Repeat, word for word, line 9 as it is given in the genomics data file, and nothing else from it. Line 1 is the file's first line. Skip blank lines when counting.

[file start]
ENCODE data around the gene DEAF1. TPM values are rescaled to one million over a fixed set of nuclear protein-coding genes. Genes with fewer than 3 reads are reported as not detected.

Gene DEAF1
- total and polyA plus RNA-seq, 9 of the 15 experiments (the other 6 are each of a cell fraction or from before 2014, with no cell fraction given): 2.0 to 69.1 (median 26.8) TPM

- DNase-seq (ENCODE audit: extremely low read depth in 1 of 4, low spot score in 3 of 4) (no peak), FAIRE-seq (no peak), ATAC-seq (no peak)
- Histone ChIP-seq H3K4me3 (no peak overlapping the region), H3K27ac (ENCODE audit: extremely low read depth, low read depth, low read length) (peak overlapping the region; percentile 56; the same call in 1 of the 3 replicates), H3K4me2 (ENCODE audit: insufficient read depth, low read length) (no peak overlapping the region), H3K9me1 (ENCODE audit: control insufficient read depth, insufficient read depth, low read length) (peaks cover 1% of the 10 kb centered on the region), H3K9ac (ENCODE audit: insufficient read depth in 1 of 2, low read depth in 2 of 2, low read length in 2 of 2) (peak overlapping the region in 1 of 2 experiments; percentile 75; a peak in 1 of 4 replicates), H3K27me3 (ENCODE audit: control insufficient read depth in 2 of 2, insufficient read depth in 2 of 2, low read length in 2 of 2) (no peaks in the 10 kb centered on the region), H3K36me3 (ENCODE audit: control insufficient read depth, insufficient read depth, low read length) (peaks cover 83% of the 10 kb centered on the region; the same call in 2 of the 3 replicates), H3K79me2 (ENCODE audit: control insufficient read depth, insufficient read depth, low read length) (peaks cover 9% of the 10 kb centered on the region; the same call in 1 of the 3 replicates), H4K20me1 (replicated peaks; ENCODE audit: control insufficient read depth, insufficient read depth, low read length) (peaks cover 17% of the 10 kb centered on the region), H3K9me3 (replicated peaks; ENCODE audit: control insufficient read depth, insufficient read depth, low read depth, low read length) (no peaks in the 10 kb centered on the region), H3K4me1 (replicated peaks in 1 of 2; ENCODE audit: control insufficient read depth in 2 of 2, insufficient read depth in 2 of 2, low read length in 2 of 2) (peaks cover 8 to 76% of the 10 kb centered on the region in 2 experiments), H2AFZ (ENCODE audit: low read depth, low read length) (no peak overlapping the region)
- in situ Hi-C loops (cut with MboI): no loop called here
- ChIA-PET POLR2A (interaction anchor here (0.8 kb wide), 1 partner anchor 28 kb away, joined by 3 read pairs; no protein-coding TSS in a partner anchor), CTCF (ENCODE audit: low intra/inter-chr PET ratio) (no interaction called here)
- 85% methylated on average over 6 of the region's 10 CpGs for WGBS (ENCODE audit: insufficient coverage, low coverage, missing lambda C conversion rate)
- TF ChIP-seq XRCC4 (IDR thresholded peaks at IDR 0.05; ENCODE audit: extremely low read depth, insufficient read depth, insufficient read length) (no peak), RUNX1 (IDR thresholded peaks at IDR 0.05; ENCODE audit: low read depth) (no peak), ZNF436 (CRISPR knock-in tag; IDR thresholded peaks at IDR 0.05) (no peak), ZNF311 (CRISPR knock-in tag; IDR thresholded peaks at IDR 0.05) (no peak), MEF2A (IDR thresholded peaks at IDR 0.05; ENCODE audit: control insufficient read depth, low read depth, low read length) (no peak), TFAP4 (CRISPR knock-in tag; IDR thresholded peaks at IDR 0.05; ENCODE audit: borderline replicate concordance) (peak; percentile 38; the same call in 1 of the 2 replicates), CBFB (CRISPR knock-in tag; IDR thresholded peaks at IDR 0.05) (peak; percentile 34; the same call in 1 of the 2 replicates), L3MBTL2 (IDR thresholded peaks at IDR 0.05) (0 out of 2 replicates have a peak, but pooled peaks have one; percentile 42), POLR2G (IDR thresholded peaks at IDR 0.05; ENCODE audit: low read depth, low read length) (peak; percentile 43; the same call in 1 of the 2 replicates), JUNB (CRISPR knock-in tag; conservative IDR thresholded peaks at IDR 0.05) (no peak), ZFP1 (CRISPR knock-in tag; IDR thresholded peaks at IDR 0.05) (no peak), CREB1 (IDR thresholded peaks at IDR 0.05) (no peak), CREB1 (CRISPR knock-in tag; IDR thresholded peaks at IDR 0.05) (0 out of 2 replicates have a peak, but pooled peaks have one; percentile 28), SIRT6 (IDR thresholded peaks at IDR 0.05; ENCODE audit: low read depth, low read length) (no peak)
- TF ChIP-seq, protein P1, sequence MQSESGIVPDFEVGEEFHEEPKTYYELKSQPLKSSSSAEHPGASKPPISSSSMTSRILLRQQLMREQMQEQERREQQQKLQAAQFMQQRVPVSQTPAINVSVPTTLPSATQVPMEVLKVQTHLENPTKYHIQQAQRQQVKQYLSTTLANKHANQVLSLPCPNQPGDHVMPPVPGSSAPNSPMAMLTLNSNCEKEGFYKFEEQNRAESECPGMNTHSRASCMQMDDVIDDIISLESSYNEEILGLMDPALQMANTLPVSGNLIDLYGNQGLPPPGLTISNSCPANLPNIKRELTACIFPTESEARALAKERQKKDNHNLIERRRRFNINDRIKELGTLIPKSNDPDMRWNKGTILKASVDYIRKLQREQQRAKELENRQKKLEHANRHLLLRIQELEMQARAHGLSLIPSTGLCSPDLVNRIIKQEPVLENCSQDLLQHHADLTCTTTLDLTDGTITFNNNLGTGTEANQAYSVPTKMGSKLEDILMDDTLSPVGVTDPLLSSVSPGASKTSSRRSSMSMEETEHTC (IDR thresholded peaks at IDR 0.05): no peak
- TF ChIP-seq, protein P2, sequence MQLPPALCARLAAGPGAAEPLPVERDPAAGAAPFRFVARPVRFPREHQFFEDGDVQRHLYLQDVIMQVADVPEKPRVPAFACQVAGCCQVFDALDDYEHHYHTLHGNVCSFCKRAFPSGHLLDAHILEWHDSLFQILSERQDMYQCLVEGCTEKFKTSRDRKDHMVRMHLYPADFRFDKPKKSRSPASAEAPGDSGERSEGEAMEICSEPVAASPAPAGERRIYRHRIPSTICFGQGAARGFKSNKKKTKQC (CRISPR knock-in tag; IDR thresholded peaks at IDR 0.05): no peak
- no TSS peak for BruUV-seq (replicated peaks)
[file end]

- TF ChIP-seq XRCC4 (IDR thresholded peaks at IDR 0.05; ENCODE audit: extremely low read depth, insufficient read depth, insufficient read length) (no peak), RUNX1 (IDR thresholded peaks at IDR 0.05; ENCODE audit: low read depth) (no peak), ZNF436 (CRISPR knock-in tag; IDR thresholded peaks at IDR 0.05) (no peak), ZNF311 (CRISPR knock-in tag; IDR thresholded peaks at IDR 0.05) (no peak), MEF2A (IDR thresholded peaks at IDR 0.05; ENCODE audit: control insufficient read depth, low read depth, low read length) (no peak), TFAP4 (CRISPR knock-in tag; IDR thresholded peaks at IDR 0.05; ENCODE audit: borderline replicate concordance) (peak; percentile 38; the same call in 1 of the 2 replicates), CBFB (CRISPR knock-in tag; IDR thresholded peaks at IDR 0.05) (peak; percentile 34; the same call in 1 of the 2 replicates), L3MBTL2 (IDR thresholded peaks at IDR 0.05) (0 out of 2 replicates have a peak, but pooled peaks have one; percentile 42), POLR2G (IDR thresholded peaks at IDR 0.05; ENCODE audit: low read depth, low read length) (peak; percentile 43; the same call in 1 of the 2 replicates), JUNB (CRISPR knock-in tag; conservative IDR thresholded peaks at IDR 0.05) (no peak), ZFP1 (CRISPR knock-in tag; IDR thresholded peaks at IDR 0.05) (no peak), CREB1 (IDR thresholded peaks at IDR 0.05) (no peak), CREB1 (CRISPR knock-in tag; IDR thresholded peaks at IDR 0.05) (0 out of 2 replicates have a peak, but pooled peaks have one; percentile 28), SIRT6 (IDR thresholded peaks at IDR 0.05; ENCODE audit: low read depth, low read length) (no peak)